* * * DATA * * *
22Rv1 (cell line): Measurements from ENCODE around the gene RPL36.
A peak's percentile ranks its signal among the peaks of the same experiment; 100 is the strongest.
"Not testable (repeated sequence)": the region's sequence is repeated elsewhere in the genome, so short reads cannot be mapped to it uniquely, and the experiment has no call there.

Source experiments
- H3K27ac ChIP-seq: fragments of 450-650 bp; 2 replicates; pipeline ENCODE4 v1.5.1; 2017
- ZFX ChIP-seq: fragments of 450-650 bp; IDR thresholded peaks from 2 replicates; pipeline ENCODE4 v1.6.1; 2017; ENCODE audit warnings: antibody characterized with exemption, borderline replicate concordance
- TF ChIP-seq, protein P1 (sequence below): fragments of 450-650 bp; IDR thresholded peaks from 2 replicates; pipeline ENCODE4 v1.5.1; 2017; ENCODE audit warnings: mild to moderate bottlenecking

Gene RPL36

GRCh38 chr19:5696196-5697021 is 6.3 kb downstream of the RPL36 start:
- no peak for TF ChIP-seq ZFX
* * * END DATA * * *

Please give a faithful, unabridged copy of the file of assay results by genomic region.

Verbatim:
22Rv1 (cell line): Measurements from ENCODE around the gene RPL36.
A peak's percentile ranks its signal among the peaks of the same experiment; 100 is the strongest.
"Not testable (repeated sequence)": the region's sequence is repeated elsewhere in the genome, so short reads cannot be mapped to it uniquely, and the experiment has no call there.

Source experiments
- H3K27ac ChIP-seq: fragments of 450-650 bp; 2 replicates; pipeline ENCODE4 v1.5.1; 2017
- ZFX ChIP-seq: fragments of 450-650 bp; IDR thresholded peaks from 2 replicates; pipeline ENCODE4 v1.6.1; 2017; ENCODE audit warnings: antibody characterized with exemption, borderline replicate concordance
- TF ChIP-seq, protein P1 (sequence below): fragments of 450-650 bp; IDR thresholded peaks from 2 replicates; pipeline ENCODE4 v1.5.1; 2017; ENCODE audit warnings: mild to moderate bottlenecking

Gene RPL36

GRCh38 chr19:5696196-5697021 is 6.3 kb downstream of the RPL36 start:
- no peak for TF ChIP-seq ZFX